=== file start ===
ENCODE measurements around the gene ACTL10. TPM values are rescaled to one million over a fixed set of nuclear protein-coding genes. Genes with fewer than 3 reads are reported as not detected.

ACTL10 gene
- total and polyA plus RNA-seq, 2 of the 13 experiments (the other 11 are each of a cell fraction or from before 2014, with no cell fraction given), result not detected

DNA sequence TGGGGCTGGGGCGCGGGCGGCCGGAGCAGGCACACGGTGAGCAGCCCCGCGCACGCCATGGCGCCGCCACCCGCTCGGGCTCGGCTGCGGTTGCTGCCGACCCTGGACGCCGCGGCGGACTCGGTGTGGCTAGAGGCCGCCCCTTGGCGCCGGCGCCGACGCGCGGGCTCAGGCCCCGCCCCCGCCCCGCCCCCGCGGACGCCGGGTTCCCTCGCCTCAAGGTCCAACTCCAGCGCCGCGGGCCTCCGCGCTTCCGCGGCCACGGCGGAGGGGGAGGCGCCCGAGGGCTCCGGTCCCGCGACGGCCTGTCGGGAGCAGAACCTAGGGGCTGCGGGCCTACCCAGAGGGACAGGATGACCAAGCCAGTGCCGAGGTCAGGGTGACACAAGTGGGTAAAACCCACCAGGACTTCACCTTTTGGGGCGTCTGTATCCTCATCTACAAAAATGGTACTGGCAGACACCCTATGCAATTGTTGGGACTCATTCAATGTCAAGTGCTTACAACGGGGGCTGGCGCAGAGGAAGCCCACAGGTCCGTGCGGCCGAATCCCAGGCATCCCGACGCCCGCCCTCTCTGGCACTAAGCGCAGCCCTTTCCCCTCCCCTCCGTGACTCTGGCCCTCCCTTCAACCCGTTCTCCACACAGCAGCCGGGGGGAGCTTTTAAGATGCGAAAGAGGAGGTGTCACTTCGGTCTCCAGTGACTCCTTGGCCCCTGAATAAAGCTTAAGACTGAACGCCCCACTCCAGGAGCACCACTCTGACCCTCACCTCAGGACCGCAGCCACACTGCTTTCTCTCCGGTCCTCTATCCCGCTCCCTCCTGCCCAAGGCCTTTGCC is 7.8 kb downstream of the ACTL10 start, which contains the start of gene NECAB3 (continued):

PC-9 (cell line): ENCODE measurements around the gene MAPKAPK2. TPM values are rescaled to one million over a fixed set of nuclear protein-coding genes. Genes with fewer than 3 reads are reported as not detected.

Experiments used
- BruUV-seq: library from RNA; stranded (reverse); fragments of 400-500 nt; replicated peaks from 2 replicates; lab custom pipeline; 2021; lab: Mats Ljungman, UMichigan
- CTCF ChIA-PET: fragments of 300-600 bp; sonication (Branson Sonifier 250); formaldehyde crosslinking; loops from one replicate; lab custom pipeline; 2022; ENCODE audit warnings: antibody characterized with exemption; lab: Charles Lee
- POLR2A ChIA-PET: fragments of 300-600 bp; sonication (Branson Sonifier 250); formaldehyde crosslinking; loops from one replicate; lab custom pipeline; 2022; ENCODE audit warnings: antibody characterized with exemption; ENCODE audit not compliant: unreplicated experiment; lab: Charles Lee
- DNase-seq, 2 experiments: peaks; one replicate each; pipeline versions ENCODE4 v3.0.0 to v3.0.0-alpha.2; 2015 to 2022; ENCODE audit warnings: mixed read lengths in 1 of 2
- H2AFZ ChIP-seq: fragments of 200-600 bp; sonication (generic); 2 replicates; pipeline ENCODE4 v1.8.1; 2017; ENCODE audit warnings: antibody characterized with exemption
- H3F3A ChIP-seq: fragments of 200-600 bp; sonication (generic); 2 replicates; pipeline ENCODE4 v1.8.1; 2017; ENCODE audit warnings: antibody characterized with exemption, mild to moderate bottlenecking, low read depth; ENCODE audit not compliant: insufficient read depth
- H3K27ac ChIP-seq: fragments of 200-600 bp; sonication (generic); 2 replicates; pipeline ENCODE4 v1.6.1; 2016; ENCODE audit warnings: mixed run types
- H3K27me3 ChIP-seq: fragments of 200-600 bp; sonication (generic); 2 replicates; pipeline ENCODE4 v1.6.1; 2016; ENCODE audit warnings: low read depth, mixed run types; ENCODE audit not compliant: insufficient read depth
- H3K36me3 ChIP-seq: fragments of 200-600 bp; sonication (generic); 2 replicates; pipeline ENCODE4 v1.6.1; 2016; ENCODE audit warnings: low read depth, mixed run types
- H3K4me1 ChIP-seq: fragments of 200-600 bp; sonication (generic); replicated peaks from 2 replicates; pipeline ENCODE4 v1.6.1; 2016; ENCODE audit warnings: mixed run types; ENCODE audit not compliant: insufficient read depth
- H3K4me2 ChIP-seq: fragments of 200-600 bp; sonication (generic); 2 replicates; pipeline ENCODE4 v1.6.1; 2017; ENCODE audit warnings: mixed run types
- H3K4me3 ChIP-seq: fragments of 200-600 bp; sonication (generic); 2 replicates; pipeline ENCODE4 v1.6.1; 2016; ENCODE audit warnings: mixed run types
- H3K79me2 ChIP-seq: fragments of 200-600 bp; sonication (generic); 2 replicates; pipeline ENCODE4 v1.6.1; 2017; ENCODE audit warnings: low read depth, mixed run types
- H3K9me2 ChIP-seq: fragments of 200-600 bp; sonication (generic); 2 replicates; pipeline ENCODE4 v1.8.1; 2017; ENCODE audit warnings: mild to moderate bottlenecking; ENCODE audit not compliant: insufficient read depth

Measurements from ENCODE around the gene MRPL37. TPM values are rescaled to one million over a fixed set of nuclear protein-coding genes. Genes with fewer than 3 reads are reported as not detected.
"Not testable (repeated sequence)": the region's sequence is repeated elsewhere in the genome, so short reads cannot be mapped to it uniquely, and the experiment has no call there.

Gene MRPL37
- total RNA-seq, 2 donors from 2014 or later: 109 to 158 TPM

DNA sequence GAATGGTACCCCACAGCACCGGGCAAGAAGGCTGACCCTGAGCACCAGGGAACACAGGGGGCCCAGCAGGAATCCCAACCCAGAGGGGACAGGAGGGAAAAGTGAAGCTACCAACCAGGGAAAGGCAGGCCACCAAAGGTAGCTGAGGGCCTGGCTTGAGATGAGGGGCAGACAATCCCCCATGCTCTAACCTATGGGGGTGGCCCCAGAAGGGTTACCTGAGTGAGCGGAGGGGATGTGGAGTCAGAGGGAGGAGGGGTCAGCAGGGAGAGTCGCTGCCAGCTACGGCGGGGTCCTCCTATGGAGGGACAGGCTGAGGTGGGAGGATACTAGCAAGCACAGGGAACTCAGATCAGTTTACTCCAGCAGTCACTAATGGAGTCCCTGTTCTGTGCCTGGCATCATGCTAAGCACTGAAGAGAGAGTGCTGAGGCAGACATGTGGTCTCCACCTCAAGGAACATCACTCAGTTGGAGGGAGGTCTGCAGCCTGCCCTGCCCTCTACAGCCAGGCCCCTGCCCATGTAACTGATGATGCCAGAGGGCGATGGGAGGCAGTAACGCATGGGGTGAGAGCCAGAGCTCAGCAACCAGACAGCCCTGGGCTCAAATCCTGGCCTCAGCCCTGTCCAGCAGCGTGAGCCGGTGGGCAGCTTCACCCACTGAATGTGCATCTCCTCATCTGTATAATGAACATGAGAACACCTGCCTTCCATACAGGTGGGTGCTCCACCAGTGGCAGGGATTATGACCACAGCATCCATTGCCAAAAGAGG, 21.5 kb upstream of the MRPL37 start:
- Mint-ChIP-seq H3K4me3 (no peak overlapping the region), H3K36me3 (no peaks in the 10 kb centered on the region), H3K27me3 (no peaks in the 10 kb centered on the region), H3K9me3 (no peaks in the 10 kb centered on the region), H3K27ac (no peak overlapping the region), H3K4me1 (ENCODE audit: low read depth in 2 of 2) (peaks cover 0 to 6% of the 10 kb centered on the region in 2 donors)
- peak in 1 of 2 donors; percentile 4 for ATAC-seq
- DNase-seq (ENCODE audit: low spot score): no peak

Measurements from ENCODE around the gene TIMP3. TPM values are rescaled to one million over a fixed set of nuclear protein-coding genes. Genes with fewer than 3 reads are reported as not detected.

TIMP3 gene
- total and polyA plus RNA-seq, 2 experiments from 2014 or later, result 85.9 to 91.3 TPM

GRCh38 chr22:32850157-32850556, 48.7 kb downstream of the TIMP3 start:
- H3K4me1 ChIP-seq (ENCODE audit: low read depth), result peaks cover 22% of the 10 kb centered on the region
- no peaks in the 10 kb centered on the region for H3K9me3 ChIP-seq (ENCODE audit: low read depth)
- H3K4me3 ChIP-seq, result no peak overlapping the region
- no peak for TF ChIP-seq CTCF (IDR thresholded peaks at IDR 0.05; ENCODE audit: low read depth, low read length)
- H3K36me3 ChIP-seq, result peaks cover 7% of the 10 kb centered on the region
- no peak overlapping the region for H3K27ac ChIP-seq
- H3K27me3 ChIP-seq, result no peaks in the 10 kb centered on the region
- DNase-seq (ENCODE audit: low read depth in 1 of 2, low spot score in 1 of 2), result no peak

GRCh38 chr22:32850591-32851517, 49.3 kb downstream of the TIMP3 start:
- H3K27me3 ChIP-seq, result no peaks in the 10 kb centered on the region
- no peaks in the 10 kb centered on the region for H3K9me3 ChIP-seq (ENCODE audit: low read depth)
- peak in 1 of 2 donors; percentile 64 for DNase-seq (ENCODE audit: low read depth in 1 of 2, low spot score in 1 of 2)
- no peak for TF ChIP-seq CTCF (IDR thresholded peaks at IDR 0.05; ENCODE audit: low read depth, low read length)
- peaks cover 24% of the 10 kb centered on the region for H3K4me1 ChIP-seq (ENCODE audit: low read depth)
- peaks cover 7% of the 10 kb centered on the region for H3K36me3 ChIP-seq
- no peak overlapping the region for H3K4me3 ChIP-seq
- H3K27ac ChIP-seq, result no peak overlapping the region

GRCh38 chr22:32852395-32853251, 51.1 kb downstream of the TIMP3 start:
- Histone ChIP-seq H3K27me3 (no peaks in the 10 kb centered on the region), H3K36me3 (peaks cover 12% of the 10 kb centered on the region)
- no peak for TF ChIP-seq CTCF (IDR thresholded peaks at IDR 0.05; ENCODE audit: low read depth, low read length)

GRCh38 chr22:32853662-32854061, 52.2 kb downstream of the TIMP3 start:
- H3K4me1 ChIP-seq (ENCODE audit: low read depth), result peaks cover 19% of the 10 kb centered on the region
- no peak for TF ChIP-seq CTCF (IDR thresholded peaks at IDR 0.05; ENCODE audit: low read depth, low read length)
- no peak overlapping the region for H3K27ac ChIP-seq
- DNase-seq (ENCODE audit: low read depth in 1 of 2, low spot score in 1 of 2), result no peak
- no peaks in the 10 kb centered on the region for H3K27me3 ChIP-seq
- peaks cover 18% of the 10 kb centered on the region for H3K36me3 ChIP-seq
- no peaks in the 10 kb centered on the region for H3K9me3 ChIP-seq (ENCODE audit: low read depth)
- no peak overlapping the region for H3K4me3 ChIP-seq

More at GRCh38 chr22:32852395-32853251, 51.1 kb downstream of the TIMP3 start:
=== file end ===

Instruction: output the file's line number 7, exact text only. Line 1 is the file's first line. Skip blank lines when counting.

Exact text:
- BruUV-seq: library from RNA; stranded (reverse); fragments of 400-500 nt; replicated peaks from 2 replicates; lab custom pipeline; 2021; lab: Mats Ljungman, UMichigan